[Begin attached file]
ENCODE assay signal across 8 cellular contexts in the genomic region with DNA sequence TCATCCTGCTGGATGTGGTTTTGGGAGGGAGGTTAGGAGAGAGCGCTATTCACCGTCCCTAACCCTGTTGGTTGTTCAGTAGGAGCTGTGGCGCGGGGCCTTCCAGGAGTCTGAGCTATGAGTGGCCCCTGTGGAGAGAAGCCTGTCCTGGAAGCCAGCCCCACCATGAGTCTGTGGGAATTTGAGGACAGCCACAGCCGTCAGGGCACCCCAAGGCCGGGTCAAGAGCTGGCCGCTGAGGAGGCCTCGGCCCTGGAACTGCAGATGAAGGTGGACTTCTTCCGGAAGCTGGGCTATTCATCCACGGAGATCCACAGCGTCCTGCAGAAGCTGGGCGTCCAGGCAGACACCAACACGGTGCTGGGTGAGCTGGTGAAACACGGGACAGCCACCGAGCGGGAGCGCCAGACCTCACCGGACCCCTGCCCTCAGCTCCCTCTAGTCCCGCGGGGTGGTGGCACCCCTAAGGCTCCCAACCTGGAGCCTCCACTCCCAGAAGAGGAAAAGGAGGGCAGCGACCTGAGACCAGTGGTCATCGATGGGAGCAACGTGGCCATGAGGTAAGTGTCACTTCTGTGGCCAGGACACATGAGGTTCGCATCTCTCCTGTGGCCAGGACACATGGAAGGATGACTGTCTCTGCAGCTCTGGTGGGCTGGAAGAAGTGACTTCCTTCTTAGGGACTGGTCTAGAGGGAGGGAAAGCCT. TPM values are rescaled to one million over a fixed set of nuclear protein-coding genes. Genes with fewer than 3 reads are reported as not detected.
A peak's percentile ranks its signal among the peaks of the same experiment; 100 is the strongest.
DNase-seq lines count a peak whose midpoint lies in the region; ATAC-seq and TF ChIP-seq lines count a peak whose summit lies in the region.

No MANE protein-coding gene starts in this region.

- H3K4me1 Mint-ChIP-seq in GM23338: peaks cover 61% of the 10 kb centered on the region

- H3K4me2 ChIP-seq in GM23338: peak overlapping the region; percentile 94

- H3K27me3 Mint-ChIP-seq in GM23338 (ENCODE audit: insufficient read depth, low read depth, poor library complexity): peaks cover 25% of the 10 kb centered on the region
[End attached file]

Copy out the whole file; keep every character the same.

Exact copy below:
ENCODE assay signal across 8 cellular contexts in the genomic region with DNA sequence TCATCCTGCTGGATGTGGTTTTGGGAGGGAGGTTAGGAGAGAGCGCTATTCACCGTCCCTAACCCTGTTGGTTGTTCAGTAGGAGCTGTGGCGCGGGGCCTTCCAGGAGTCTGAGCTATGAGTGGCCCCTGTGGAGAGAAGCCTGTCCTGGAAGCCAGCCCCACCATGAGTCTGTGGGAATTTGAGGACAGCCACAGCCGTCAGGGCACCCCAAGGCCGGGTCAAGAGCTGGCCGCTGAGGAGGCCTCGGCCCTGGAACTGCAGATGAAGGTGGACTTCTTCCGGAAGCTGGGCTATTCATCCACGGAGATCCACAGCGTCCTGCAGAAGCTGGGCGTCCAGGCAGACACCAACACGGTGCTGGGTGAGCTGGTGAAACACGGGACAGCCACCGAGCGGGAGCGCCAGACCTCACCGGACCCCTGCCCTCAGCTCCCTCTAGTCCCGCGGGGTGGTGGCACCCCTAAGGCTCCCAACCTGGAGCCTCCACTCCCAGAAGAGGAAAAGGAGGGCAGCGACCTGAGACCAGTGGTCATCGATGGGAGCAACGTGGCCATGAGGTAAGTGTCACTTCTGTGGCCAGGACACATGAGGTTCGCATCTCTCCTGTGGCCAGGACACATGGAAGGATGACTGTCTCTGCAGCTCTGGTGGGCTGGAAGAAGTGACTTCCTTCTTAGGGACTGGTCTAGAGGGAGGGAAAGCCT. TPM values are rescaled to one million over a fixed set of nuclear protein-coding genes. Genes with fewer than 3 reads are reported as not detected.
A peak's percentile ranks its signal among the peaks of the same experiment; 100 is the strongest.
DNase-seq lines count a peak whose midpoint lies in the region; ATAC-seq and TF ChIP-seq lines count a peak whose summit lies in the region.

No MANE protein-coding gene starts in this region.

- H3K4me1 Mint-ChIP-seq in GM23338: peaks cover 61% of the 10 kb centered on the region

- H3K4me2 ChIP-seq in GM23338: peak overlapping the region; percentile 94

- H3K27me3 Mint-ChIP-seq in GM23338 (ENCODE audit: insufficient read depth, low read depth, poor library complexity): peaks cover 25% of the 10 kb centered on the region